Features and Analysis

Agility is a journey not a destination

AT TM Forum Live! Asia, Bernie Trudel will give a presentation entitled Agility is a journey not a destination. This article is an introduction to the topic.

Agility(n): the ability to be quick and graceful, to act with speed and nimbleness.

Organizational agility is the ability to routinely adapt to market and environmental changes while maintaining the existing stability of the organization. It is often equated with a desired end-state which businesses are striving to reach.

Four phases of organizational agility

Today, we see successful businesses constantly adjusting goals, questioning assumptions and innovating processes in order to improve their productivity and competitiveness. Their organizational agility journey can be characterized by four cyclic phases:

  1. Evaluating their current culture to discover impediments to agility;
  2. Evolving the key organizational components that result in agility;
  3. Understanding the technology changes that can enable further agility;
  4. Driving incremental cultural changes that contributes to the agility journey.


Figure 1: Organizational agility

Figure 1: Organizational agility

Organizational culture is often the underlying driver for the automated behavior and decision-making of a business. For example, a process-oriented culture is guided by the policy that is codified within the major processes that keep the business running.

Similarly, a function-based culture is guided by the relationships formed between each functional group. While these two models may result in a smooth-running operation, they often lead to cultural rigidity in which there is a fear of failure and little appetite for risk and change.

Top-down agility

In order to start on the agility journey and evolve processes and functions, these types of organizations must be willing to question their culture and allow for individuals to initiate change for their piece of the business. This often must start with a top-down leadership change in attitude to leveraging the complete organizational intelligence. So what are the crucial organizational characteristics that lead to agility?

  • Management style

Management style is certainly one of the crucial organizational characteristics leading to agility. There are countless examples in the literature for which management modifies their command and control bias and empowers employees to recommend changes based on their knowledge and experience of their role within a process or function. This can often lead to a reduction in waste and improvement in productivity.

  • Data-driven change

Furthermore, in a digitally-driven organization this type of positive change can be enhanced greatly by leveraging data analytics collected from sources in both the supply chain (raw materials to finished product) and distribution loop (warehouse inventory to consumer centricity).

  • Spirit of innovation, culture of collaboration

If this approach is coupled with an innovative spirit, in which trial and failure cycles are categorized as learning opportunities that result in advancements, then a culture of collaboration is a natural outcome that leads to rapid adaptation with little disruption.

Is it worth the effort?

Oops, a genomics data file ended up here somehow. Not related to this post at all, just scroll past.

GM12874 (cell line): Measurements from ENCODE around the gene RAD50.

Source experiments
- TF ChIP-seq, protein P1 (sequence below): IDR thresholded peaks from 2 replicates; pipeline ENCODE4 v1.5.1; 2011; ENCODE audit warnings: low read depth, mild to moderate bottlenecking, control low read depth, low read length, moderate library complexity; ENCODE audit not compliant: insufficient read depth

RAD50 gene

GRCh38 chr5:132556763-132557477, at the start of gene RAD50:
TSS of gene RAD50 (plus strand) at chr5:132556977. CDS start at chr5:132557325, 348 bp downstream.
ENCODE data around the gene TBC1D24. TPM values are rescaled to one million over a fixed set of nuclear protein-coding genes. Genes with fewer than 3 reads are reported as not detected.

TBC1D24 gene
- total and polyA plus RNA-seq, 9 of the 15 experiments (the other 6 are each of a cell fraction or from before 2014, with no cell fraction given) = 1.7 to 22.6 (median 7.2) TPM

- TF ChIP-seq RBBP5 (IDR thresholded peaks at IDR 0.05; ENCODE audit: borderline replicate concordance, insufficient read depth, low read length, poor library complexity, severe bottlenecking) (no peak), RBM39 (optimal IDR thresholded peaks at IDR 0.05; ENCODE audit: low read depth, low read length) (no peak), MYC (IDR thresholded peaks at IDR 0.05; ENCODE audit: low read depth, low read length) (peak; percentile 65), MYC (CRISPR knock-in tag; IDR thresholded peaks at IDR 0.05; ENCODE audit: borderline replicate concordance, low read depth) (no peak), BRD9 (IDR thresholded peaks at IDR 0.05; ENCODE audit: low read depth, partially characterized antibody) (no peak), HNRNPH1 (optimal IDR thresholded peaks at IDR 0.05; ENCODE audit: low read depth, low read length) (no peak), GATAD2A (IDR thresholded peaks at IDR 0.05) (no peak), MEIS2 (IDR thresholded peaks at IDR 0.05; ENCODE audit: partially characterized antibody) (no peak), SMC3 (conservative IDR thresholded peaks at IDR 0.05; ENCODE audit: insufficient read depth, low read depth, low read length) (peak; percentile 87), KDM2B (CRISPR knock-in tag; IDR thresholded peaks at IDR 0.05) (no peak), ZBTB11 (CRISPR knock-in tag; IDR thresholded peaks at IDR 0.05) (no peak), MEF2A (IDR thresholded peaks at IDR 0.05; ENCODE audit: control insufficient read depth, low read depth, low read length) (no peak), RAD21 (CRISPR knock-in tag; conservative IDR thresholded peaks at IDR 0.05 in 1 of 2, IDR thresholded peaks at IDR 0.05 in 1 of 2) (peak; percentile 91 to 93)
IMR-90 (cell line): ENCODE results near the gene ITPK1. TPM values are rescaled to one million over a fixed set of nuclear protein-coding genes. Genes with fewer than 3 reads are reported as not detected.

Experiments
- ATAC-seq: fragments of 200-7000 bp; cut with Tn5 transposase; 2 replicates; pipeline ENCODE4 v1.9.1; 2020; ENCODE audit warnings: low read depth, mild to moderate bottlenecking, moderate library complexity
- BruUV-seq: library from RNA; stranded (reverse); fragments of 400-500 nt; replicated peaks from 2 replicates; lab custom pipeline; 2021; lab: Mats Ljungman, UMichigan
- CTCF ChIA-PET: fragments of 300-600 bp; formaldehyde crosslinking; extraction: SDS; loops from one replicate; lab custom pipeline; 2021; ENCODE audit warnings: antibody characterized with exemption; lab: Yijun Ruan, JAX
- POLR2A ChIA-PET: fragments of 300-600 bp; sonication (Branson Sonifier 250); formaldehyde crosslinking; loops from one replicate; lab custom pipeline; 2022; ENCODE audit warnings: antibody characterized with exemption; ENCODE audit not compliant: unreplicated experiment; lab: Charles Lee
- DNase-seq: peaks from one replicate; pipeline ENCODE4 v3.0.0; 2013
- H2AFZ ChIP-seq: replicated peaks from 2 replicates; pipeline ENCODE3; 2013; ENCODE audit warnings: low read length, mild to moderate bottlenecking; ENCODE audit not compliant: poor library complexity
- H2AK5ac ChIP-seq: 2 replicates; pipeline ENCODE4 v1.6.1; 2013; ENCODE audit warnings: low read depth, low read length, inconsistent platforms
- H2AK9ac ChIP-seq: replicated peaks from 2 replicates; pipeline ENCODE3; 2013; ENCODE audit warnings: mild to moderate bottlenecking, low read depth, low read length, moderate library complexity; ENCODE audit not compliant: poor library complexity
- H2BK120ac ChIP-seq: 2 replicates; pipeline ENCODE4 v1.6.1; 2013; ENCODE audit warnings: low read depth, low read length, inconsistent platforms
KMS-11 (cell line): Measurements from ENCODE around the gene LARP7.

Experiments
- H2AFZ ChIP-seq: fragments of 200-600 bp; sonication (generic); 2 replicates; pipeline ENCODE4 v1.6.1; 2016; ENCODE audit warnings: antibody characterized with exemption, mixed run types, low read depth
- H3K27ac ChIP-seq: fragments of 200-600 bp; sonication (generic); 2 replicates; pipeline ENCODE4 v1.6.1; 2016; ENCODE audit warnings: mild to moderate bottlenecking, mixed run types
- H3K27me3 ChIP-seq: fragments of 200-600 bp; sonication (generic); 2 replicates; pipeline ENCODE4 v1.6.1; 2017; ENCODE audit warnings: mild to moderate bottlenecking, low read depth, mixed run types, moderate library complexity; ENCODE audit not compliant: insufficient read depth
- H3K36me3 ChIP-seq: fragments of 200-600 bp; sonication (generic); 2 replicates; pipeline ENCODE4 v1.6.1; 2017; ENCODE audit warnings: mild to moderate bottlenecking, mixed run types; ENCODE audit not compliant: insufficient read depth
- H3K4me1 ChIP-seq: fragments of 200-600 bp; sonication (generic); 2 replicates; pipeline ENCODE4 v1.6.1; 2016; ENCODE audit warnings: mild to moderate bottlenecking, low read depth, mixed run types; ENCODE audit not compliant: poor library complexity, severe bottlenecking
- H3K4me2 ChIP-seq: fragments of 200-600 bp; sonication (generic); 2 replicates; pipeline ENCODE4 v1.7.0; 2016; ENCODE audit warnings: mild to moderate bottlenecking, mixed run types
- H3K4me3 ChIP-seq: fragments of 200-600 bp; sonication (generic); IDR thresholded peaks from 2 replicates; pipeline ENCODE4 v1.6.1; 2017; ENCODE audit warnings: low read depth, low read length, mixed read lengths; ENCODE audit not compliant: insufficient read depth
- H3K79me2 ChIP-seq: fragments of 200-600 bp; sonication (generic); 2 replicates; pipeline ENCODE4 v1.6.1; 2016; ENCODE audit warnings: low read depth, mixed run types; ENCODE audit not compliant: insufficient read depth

Cultural change is not easy, so one may ask – are the benefits of agility worth the effort?

Absolutely – especially if you are in a technology-based industry – in fact, I would argue that all industries are technology-based (or will be in the next five years.) The caveat is: as much as business leaders would like this cultural evolution to take place in an accelerated fashion, it has been repeatedly shown that change is a multi-year journey that is best undertaken in an iterative approach by cycling through the four phases described in this article.

But this is possible, thanks to technology in the 21st century being characterized by software-defined functionality based on increasingly commoditized hardware. We’ve seen this trend, combined with “born-in-the-cloud” companies some of which quickly reach “unicorn” status, it is not surprising that many board-level discussion, of incumbent businesses, center around how to take advantage of technology advances and participate in their industry’s digital transformation. An evolution towards a service-oriented culture, in which the productivity of the service offering and a customer centric attitude are both principal drivers of the key performance indicators, will result in forward movement along the agility journey.

Many IT organizations that have been on this journey have experienced significant benefits. DevOps is a recent IT evolution which illustrates how cultural change across the IT organization can lead to significant improvements in customer satisfaction. The collaboration between development and operations results in faster application development and significantly higher service ratings from business users.

See the full TM Forum Live! agenda and register.


About The Author

Bernie has been in the ICT industry for over 30 years. He is currently based in Singapore where he is the Data Center CTO at Cisco Systems Asia Pacific. Bernie is using his 20 years of Cisco technology experience to advise enterprise and public sector organizations on building sustainable data center infrastructure and network architectures for hosting and delivering cloud services.

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